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EverWell Acupuncture Center

Where East Treats West Naturally
   
   

Acupuncture

Acupuncture is a form of therapy in which fine needles are inserted into specific points on the body called acu-points. The needles are sterile, stainless steel and disposable. A person's health is influenced by the flow of Qi in the body, in combination with the universal forces of Yin and Yang become unbalanced, and illness may result. By inserting fine needles into the channels of energy, an acupuncturist can stimulate the body's own healing response and help restore its natural balance.

The principal aim of acupuncture in treating the whole person is to recover the equilibrium between the physical, emotional and spiritual aspects of the individual, restoring homeostasis to mind body spirit.

 

What should I expect during treatment?

Where the acupuncture needle has been inserted, you may experiene a vague numbness, heaviness, tingling or dull ache. Sometimes people experience a sensation of energy spreading and moving around the needle. This is called the "Qi sensation". All these reactions are good and a sign that the treatment is working. After treatment, you may feel energized or may experience a deep sense of relaxation and well-being.

Do the needles hurt?

The sensation caused by an acupuncture needle varies. Some people feel a little pain as the needels are inserted, but some people feel no pain at all. The needles are tiny, just a little larger than a cat's whisker or a human hair.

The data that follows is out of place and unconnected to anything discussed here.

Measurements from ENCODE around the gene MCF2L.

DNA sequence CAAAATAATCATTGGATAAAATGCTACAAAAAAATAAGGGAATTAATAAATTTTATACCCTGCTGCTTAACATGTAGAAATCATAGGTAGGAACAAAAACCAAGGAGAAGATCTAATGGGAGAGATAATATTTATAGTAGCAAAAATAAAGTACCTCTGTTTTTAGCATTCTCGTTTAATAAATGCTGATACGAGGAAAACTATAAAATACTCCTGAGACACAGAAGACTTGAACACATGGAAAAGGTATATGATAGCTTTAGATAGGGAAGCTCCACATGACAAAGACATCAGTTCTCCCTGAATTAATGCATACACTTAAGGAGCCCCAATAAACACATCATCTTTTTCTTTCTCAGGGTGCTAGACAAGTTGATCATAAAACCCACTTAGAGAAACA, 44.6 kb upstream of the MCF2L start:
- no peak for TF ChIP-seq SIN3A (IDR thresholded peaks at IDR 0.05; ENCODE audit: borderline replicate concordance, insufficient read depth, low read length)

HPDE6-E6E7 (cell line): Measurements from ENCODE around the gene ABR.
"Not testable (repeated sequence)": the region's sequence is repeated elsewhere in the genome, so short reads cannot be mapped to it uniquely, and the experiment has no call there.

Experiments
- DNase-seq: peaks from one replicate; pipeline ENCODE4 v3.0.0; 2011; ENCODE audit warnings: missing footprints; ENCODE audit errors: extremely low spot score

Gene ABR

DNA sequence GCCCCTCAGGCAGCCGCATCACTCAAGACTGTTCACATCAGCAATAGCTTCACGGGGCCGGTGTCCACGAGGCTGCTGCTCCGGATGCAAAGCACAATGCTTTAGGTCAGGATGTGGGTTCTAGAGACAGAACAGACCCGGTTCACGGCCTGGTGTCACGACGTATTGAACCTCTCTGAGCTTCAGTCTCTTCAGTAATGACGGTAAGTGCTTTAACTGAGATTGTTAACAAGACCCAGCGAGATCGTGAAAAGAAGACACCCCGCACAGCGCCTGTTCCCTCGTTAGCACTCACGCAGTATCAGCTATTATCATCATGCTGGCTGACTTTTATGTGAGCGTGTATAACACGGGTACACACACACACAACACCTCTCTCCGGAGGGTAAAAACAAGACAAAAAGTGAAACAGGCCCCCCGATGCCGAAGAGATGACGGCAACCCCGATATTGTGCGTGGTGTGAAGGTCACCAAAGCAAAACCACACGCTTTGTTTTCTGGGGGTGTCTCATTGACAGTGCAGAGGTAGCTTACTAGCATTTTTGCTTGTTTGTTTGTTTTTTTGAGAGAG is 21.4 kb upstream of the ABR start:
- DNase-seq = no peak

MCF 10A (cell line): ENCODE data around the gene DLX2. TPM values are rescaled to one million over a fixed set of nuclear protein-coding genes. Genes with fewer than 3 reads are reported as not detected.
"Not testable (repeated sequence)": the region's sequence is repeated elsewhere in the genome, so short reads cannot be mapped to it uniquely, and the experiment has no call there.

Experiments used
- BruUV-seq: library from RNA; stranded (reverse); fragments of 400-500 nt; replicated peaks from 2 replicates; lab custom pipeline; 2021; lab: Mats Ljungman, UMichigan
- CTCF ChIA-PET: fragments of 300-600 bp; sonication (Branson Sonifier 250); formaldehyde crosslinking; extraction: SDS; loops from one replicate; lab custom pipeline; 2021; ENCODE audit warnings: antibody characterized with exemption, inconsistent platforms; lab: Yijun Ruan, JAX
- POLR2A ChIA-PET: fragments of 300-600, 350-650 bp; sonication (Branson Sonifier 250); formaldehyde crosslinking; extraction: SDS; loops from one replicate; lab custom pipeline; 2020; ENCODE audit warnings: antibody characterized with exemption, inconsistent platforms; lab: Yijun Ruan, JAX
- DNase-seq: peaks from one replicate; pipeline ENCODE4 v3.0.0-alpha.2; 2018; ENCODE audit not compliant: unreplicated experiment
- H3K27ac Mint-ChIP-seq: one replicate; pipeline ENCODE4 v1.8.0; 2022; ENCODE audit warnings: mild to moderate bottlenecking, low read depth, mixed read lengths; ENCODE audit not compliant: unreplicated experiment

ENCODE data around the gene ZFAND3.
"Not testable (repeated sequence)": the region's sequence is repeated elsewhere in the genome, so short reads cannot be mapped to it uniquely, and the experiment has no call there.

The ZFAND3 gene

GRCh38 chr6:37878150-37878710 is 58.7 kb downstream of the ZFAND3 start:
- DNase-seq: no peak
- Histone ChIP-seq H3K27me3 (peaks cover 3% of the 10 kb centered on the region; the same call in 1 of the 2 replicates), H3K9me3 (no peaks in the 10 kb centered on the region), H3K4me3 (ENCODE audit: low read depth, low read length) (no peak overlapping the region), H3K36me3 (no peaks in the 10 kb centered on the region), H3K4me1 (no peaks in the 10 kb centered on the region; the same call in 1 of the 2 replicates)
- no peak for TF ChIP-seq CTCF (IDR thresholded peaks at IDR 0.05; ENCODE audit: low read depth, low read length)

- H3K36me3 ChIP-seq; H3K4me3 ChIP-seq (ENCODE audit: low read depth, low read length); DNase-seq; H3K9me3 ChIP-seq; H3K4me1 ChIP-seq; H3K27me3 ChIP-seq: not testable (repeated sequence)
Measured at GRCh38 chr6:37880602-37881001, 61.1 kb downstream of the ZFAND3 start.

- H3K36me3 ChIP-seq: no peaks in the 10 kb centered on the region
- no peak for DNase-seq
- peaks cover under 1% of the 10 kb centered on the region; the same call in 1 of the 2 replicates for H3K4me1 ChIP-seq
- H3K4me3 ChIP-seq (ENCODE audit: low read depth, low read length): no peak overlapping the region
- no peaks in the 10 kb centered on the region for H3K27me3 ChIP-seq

How deep do tghey go?

The depth of the insertion varies. For example, your acupuncturist will use a needling technique that is different in fleshier areas, such as your buttocks. Typically, needles are inserted at depths ranging from 1/8" to 1 1/2".

How safe is acupuncture?

Acupuncture is extremely safe. It is an all-natural, drug-free therapy, yielding no side effects except feelings of relaxation and well-being. There is little danger of infection from acupuncture needles because they are strile, used once, and then discarded.

DEFINITIONS AND EXPLANATIONS

 Acupressure is also called ' Chinese Tui Na' massage which uses techniques including stroking, kneading, pulling and pressing etc (there are more than twenty techniques altogether) to manipulate the tissues, muscles and ligaments of the body. The pressing is one of the most common techniques, which is usually used on the acupuncture points. That is why it is named as 'acupressure'.

 It does not only make you feel relaxed but also release any physical and emotional tensions that may be blocking your energy channels, to help bring the body back into balance. Some deep tissues acupressure can help eliminate the lactic acid from the soft tissues as those manipulations can speed up and improve the blood circulation to move away the toxins and bring more fresh blood which is rich in oxygen and nutrients into the affected area. Acupressure along the spinal column can also ease the congested pressure round the root of spinal nerves to relieve the pain from the corresponding inner organs.

Tui Na Therapy / Acupressure (Physical therapy of Asia)

 

 

 

 

 Cupping is a technique that is especially useful in treating problems of local Qi, or blood stagnation in the channels, and is usually performed as an alternative to acupuncture.